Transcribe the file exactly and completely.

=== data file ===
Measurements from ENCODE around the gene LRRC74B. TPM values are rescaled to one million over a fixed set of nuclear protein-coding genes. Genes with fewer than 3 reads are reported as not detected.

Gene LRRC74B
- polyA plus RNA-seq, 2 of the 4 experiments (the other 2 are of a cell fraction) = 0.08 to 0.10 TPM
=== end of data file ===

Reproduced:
Measurements from ENCODE around the gene LRRC74B. TPM values are rescaled to one million over a fixed set of nuclear protein-coding genes. Genes with fewer than 3 reads are reported as not detected.

Gene LRRC74B
- polyA plus RNA-seq, 2 of the 4 experiments (the other 2 are of a cell fraction) = 0.08 to 0.10 TPM